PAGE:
Connected Math CMP



The Effects of Connected Mathematics 2 on Math Achievement in Grade 6 in the Mid-Atlantic Region

The 2006-11 Regional Educational Laboratory Mid-Atlantic at Penn State University has concluded a rigorous experimental study of the effect of the Connected Mathematics Project 2 (CMP2) on the mathematics achievement and engagement of grade 6 students.

CMP2 is designed to encourage students to be responsible for their mathematics learning by exploring different solution pathways, sharing their ideas with other students, listening to the ideas of others, and questioning each other.

The study, Effects of the Connected Mathematics Project 2 (CMP2) on the Mathematics Achievement of Grade 6 Students in the Mid-Atlantic Region , found that students who experienced CMP2 did not have greater mathematics achievement or engagement than comparison students who experienced other curricula. The study was conducted in 70 schools in the Mid-Atlantic region.


2007 Texas 6th Grade Math Textbook Ratings
ratings by Educational Research Analysts

Summary Comparisons of 6th Grade Math Texts approved for 2007 local Texas adoption
by Educational Research Analysts

Extent of Calculator Dependence in 6th grade Math Texts approved for 2007 local Texas adoption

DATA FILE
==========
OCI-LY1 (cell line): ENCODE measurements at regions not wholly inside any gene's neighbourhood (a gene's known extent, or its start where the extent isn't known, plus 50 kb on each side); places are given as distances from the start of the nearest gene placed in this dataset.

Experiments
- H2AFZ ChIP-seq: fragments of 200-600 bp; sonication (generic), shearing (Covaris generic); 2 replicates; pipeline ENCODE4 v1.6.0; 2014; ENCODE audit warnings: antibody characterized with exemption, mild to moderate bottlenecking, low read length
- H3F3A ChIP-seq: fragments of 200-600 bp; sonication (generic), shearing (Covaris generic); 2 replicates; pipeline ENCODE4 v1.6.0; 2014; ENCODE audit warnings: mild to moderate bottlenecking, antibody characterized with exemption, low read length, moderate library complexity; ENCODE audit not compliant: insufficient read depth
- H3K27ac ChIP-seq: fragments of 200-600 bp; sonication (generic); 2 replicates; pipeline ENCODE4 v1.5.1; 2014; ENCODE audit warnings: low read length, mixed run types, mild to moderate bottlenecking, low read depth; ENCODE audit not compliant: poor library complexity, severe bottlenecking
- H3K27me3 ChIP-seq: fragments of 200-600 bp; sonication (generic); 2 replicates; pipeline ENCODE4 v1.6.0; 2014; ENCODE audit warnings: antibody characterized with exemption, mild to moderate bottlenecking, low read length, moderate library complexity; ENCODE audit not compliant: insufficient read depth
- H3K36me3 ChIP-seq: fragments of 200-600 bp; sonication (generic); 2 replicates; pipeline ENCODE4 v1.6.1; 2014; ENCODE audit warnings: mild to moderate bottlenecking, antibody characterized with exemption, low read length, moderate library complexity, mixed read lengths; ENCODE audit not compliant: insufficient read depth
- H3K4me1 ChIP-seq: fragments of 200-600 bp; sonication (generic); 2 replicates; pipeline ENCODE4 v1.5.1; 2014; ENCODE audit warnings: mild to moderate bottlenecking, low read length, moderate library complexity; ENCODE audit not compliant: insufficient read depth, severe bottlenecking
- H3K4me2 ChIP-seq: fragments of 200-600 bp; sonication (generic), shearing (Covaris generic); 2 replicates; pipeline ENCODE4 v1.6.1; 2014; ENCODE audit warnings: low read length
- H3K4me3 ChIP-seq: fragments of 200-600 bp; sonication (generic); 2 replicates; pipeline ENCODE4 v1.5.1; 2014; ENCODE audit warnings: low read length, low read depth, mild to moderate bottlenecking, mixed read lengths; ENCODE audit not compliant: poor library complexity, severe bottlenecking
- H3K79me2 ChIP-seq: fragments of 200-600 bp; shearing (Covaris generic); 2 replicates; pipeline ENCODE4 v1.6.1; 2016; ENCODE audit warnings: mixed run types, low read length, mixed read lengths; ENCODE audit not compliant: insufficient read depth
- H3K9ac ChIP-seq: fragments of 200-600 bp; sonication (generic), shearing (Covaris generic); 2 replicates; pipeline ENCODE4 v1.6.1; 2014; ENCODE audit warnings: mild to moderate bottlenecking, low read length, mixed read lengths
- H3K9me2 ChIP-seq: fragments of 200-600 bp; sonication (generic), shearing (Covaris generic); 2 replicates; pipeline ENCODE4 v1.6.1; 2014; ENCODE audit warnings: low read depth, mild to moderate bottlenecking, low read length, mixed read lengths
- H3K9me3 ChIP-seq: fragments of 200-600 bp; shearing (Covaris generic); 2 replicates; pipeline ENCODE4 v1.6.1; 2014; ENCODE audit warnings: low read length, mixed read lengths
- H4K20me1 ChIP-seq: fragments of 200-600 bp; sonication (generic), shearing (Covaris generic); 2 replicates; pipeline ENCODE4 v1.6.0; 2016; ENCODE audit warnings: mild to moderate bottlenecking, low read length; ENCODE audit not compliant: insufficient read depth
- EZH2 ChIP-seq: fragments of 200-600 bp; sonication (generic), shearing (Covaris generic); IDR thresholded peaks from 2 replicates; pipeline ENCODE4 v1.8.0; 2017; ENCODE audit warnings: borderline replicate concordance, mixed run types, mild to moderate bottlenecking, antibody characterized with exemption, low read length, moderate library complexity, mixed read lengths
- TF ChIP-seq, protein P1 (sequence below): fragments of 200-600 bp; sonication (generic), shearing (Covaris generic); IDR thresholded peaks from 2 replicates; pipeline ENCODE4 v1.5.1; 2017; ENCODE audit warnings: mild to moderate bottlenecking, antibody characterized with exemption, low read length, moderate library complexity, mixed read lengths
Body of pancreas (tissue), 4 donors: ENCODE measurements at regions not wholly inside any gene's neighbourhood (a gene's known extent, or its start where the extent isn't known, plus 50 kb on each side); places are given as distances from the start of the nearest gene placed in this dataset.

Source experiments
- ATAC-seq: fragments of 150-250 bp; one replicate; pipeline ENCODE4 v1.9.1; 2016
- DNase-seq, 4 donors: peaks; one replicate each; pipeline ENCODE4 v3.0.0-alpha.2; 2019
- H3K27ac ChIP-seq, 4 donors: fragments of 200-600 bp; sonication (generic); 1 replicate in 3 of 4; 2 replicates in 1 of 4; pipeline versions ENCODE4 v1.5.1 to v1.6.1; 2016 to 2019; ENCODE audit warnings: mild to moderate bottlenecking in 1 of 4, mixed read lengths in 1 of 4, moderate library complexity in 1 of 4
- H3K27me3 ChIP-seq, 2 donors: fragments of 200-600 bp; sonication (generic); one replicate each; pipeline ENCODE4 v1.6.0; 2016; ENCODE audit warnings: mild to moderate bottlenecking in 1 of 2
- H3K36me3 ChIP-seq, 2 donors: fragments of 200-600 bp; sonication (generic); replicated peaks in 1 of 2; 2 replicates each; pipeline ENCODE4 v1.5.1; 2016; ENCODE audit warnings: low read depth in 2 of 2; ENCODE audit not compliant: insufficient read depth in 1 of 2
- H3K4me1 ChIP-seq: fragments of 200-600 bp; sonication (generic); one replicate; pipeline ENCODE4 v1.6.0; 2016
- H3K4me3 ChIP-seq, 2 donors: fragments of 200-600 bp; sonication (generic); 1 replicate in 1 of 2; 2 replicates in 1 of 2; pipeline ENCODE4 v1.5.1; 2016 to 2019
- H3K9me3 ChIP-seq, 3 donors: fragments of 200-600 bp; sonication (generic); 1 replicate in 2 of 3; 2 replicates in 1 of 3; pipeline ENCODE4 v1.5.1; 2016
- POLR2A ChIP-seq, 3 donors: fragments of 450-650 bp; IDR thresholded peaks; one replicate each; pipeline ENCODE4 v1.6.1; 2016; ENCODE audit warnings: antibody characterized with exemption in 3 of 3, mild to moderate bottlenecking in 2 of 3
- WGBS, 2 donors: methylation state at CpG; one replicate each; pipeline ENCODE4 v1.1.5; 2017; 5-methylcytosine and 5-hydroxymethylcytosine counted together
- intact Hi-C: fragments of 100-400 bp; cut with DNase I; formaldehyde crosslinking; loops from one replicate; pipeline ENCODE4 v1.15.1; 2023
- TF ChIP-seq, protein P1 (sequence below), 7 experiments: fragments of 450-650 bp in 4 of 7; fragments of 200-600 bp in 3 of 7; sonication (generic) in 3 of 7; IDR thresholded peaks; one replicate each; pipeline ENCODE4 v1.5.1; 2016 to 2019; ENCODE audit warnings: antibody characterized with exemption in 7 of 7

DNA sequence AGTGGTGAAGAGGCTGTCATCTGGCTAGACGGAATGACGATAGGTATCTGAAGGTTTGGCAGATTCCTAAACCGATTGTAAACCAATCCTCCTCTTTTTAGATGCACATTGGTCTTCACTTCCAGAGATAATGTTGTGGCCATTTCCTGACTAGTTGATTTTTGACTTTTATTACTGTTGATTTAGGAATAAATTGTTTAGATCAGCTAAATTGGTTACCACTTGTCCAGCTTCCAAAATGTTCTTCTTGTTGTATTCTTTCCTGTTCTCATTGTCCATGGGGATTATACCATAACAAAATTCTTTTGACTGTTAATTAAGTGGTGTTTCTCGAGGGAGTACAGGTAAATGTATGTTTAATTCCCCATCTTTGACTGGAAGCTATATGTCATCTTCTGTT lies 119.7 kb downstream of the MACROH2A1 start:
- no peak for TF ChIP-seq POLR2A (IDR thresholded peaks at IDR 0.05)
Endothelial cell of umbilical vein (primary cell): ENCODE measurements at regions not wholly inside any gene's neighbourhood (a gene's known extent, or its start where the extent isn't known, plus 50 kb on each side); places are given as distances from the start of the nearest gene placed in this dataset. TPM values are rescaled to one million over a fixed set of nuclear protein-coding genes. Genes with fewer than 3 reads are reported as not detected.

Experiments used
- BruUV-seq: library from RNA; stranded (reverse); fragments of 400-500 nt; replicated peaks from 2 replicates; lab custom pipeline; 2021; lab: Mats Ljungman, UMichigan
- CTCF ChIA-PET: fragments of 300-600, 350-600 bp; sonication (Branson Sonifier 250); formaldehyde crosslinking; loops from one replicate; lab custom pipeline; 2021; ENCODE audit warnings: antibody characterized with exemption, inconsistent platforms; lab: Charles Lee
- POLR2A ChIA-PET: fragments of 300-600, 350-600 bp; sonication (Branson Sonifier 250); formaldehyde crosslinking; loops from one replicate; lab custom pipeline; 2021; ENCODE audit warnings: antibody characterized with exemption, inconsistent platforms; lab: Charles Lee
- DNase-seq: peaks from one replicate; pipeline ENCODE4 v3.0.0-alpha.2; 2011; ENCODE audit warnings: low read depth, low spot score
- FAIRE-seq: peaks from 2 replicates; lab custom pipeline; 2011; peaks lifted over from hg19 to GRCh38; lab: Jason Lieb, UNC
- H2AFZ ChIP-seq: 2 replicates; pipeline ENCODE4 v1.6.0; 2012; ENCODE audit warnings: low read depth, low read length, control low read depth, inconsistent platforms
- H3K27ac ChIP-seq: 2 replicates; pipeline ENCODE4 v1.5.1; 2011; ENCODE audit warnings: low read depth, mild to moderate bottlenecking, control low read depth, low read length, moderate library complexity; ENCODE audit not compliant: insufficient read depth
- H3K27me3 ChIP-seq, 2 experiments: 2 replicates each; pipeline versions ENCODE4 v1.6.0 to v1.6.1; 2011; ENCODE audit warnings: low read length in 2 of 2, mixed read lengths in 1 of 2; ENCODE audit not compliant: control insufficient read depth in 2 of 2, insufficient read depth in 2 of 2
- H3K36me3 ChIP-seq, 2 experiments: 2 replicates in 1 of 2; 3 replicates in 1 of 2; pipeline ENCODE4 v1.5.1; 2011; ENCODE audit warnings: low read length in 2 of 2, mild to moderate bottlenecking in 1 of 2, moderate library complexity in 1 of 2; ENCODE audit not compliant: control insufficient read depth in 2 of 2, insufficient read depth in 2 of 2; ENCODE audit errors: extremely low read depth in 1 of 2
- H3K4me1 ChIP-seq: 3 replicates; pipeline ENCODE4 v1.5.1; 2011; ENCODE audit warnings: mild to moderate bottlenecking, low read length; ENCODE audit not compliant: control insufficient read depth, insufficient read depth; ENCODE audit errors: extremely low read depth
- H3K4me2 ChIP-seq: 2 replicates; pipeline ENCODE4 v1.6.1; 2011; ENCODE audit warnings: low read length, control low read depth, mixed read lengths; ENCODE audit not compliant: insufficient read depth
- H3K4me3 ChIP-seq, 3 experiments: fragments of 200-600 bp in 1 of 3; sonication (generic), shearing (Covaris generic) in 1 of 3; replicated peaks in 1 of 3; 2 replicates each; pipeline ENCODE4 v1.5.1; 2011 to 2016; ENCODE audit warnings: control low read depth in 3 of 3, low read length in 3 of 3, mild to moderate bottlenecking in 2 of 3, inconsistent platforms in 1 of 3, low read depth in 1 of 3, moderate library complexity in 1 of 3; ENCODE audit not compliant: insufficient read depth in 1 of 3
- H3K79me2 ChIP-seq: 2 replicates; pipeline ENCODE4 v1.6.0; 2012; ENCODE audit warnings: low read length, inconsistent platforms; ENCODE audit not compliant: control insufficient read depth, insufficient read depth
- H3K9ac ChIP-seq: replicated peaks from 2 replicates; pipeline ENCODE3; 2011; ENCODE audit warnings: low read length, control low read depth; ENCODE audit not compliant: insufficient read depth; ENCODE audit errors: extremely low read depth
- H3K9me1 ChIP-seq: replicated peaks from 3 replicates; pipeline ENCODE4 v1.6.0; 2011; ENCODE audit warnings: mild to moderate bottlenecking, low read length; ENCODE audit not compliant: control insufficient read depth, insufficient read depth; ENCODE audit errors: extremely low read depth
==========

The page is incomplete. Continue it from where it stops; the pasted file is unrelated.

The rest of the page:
by Educational Research Analysts

Connected Mathematics Project (CMP)
Illinois Loop

What Works Clearinghouse
CMP was found to have no discernible effects on math achievement.

An Evaluation of CMP
R. James Milgram

Characteristics of the CMP program

  • NSF funded
  • Units focus on one content strand
  • NSF funded
  • Problem-based
  • Few worked out examples demonstrating solution methods (not example based)
  • Direct instruction is rare
  • Inquiry approach
  • Group work
  • Technology use encouraged
  • Rated worst of seven by Educational Reasearch Analysts
  • Students invent own algorithms
  • emphasizes written and verbal communication
  • first edition left out dividing by fractions
  • preparation for algebra is questionable
  • may not move from concrete to abstract reasoning
  • parent concerns/complaints about unclear homework
  • some topics not addressed or developed
  • examples and formulas not presented
  • constructivist approach
  • precise definitions not given
  • skill practice and development not provided
  • standard algorithms not introduced
  • long division not addressed
  • concepts fragmented
  • some good games
  • remedial in nature
  • does not emphasize manipulating symbolic expressions
  • alternative strategies development
  • fluent, flexible, and efficient computation not expected
  • Rules for mult and div of fractions stated but not explained

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